28. The control unit of claim 24, wherein the expiration of the predetermined elapsed time limit is determined periodically during device connection.
29. The control unit of claim 24, wherein the conditional control signal generated by the control circuit prevents operation of the medical probe.
30. The control unit of claim 22, further comprising:
an RF power source; and
an interlocking device coupled between the RF power source and the control circuit, wherein the control signal is an interlocking control signal.
31. The control unit of claim 22, wherein the control circuit includes a microprocessor.
32. A medical probe, comprising:
an elongate member having a distally located operative element; and
electronic storage componentry having a predetermined elapsed time limit for effective operation stored therein.
33. The medical probe of claim 32, wherein the storage component is non-volatile.
34. The medical probe of claim 32, wherein the electronic storage componentry comprises an EEPROM.
35. The medical probe of claim 32, further comprising a thermocouple having a first temperature-sensing component adjacent the operative element and a second temperature-sensing component adjacent the electronic storage-componentry, wherein the electronic storage componentry is an EEPROM having temperature-sensing capability.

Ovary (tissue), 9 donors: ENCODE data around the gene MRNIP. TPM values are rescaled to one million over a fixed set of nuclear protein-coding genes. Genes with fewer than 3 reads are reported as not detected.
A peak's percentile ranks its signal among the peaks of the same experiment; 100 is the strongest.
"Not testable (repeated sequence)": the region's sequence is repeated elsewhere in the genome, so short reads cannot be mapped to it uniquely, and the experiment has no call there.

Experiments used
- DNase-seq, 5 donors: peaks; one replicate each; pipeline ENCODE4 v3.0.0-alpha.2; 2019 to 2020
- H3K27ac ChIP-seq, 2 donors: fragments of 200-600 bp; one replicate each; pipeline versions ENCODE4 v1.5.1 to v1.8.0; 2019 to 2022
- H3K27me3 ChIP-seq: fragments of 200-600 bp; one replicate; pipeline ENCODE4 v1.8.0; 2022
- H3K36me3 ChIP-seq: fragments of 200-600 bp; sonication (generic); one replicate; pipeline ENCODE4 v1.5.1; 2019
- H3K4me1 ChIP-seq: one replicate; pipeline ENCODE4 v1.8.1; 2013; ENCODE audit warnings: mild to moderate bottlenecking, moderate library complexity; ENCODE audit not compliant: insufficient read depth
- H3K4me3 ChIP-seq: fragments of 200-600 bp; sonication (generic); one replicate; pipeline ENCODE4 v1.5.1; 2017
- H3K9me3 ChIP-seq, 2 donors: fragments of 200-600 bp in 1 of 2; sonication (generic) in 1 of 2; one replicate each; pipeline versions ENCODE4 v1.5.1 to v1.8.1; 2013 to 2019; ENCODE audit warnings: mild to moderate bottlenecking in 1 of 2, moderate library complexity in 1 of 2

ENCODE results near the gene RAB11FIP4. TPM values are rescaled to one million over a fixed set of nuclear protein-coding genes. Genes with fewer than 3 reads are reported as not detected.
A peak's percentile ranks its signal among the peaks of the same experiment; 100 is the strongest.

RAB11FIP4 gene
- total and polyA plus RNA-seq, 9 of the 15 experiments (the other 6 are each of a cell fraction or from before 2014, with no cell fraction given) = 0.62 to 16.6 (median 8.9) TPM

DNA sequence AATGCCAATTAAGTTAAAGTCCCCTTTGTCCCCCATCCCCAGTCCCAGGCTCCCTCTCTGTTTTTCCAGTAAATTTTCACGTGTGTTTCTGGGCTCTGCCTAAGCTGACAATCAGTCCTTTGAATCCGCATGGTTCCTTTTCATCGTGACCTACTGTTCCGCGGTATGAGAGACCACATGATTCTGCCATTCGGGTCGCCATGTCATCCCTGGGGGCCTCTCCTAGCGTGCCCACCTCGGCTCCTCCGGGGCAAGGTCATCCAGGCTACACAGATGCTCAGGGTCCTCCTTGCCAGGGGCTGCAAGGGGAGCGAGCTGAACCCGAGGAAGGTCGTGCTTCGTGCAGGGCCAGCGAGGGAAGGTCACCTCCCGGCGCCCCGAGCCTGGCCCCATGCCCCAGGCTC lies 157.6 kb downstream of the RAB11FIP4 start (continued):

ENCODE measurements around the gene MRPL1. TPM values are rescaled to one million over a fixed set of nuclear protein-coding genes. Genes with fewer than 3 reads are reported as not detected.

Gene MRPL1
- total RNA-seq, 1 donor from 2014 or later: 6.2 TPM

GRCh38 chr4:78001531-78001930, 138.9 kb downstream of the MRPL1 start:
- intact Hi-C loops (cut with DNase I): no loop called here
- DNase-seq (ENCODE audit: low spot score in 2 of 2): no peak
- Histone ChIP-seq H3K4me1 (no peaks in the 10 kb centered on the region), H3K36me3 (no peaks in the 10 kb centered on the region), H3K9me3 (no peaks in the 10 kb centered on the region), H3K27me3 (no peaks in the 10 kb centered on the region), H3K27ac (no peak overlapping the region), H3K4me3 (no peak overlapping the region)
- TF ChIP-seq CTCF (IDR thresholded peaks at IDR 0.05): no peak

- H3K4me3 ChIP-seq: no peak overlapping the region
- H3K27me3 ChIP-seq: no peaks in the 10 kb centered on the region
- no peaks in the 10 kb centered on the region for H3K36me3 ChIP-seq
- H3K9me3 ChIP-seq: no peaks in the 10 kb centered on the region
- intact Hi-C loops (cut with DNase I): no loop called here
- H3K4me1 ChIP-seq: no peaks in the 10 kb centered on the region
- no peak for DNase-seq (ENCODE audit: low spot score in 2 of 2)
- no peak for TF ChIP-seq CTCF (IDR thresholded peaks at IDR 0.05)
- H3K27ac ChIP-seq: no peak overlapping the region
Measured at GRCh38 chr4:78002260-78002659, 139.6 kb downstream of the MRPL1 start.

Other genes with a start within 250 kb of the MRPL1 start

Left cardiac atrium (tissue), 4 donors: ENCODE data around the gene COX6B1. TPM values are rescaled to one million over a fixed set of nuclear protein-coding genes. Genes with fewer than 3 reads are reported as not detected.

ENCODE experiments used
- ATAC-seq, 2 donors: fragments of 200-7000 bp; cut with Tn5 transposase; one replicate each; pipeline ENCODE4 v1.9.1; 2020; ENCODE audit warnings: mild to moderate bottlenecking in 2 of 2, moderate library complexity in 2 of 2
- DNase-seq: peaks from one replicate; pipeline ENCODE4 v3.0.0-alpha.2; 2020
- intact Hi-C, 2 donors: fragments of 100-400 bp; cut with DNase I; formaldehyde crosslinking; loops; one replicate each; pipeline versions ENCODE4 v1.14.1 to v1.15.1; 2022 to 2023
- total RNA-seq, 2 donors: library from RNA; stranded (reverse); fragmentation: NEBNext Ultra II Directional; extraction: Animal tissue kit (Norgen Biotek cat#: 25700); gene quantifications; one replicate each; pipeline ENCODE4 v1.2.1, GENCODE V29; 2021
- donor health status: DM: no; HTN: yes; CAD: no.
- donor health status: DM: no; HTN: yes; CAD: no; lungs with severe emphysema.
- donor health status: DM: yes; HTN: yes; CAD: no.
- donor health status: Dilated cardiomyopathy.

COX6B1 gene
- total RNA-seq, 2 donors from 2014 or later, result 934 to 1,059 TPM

36. The medical probe of claim 32, wherein the electronic storage componentry further has an initial probe usage time stored therein.
37. The medical probe of claim 32, wherein the predetermined elapsed time limit is between a minimum elapsed time expected to sterilize the medical probe and a maximum elapsed time expected to perform a procedure on a patient.
38. The medical probe of claim 32, wherein the elongate member forms a catheter.
39. The medical probe of claim 32, wherein the elongate member forms a surgical probe.
40. The method of claim 1, wherein the initial probe usage time is stored substantially permanently in the medical probe.
41. The method of claim 9, wherein the initial effective probe usage time is electronically stored substantially permanently in the medical probe.
42. The control unit of claim 17, wherein the initial probe usage time is written substantially permanently into the electronic storage componentry.
43. The control unit of claim 22, wherein the initial probe usage time is stored substantially permanently in the electronic storage componentry.
Descripción
FIELD OF THE INVENTION

The present invention is directed to medical systems, and more specifically, to systems, apparatus and methods for limiting the re-usage of medical probes, such as catheters and surgical probes.

BACKGROUND